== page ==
The hidden costs behind title insurance: How title companies used to pay “inducements” (kickbacks) to encourage lawyers and realtors to use them and the 2018 New York State regulations designed to stop them.

Title insurance is a must for all home buyers in New York.   A title company searches the public record to identify potential issues with the title.  Common problems include things like old liens, judgments, encroachments, survey overlaps, outstanding mortgages or unpaid taxes against the property being purchased.  Title companies play an important role in real estate transactions because they act as a “risk mitigater” because they verify that the piece of property is unburdened by title issues and “indemnify” the owner and lender for such problems.

There are two types of title insurance; owner title insurance and lender title insurance, both of which you pay for at the closing if you are mortgaging your home.  If a person emerged to claim that they were the rightful owner of the house, or had a judgment or lien against the house, then there might be title “claim” to the applicable insurer.  Assuming the title insurance company agreed, and had not excepted coverage in the original policy, lender title insurance would reimburse the lender the amount they lent to purchase the home (or your title was damaged), or might hire title attorneys to repair the problem.  If you had owner title insurance policy, you would be paid for the value of the loss, or the title insurance company would work to sort out the title claim (indemnify you for your losses, including attorneys fees to repair the title issue).

Either way, title companies are integral to the home buying process protecting consumers from purchasing a home that could present headaches down the road.  But how do we choose a title company and how much will the buyer and seller pay at the time of closing?

Most clients will defer to their attorney or real estate agent in selecting a title company, particularly if the attorney or real estate agent employs that company regularly.   Recently, the New York State Department of Financial Services has been investigating the relationship that gratuities, fancy parties, and other “entertainment” related expenses might play a role in the retention of a title company, and the effect of such inducements on the cost of title premiums in New York.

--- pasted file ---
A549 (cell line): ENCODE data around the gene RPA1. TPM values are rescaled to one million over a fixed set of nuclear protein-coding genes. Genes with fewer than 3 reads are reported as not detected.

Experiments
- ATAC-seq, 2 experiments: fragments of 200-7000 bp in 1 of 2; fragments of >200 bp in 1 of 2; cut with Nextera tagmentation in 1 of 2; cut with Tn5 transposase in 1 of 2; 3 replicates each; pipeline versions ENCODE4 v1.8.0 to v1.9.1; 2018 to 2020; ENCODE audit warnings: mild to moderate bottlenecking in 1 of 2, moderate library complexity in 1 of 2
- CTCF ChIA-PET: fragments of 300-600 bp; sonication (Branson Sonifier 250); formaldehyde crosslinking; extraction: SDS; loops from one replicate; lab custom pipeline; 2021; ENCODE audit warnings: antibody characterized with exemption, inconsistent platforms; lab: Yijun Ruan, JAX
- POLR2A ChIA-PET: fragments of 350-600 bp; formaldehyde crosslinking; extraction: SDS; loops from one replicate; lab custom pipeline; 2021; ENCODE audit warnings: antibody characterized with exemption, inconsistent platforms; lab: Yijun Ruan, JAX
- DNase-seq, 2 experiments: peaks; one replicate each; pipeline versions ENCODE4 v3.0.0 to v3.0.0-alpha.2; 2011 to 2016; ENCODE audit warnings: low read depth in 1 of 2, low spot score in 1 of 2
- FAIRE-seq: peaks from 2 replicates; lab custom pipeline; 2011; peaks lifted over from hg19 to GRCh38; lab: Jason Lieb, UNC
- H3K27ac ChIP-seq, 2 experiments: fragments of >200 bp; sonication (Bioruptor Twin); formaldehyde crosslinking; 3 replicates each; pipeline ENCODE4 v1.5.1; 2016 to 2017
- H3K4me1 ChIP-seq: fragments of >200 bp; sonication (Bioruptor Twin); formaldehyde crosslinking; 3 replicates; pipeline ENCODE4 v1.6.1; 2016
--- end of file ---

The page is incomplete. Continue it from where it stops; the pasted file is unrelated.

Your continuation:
As the article referenced above indicates, title companies in New York have been spending tremendous amount of money on these so-called “marketing expenses” or “inducements; meaning that, collectively, buyers in New York pay higher title insurance premiums at closing.   A 2015 investigation by New York’s Department of Financial Services (DFS) found that title companies spent millions of dollars on incentives to attorneys and real estate agents.  These incentives violate the “anti-inducement” portion of New York State’s insurance law.

Over the past year, DFS has been drafting regulations designed to illuminate the relationships between title agencies, title insurers, and the undisclosed fees associated with these “inducements.”    The DFS’ regulations due to become fully effective in February 2018 seek to clarify the law by providing a list of expressly prohibited “inducements” including meals, concert tickets and parties.  Additionally, the regulations seek to force the main title insurers to re-issue their premium calculations excluding the costs of the alleged “inducements.”

According to a DFS press release, the rules “clarify that the New York anti-inducement statute is not limited to situations in which there is a direct quid pro quo for business, and establishes clear guidelines of expenses that are not permitted.”

An accompanying regulation from DFS requires title companies to make a “good faith effort” to compete in the marketplace, and “[requires] a title insurance agent or corporation that accepts business from an affiliated person to function separately and independently from the affiliate, including being staffed by its own employees.”  This regulation takes aim at the structure of many smaller title firms, particularly those owned by the attorney or real estate agent by requiring them to act independently and prohibiting them from relying on a handful of firms for their entire business.  The business models of some small title firms, who are reliant on a small, steady source of clients may therefore be significantly altered.

The Bottom Line– New NYS DFS regulations attempt to offer more transparency in closing costs, particularly in the often overlooked sector of title insurance.   The theory is that you, the consumer, is best service by a clear understanding of the charges and fees being charged at the Closing.

(With thanks to Contributor Owen Voutsinas-Klose)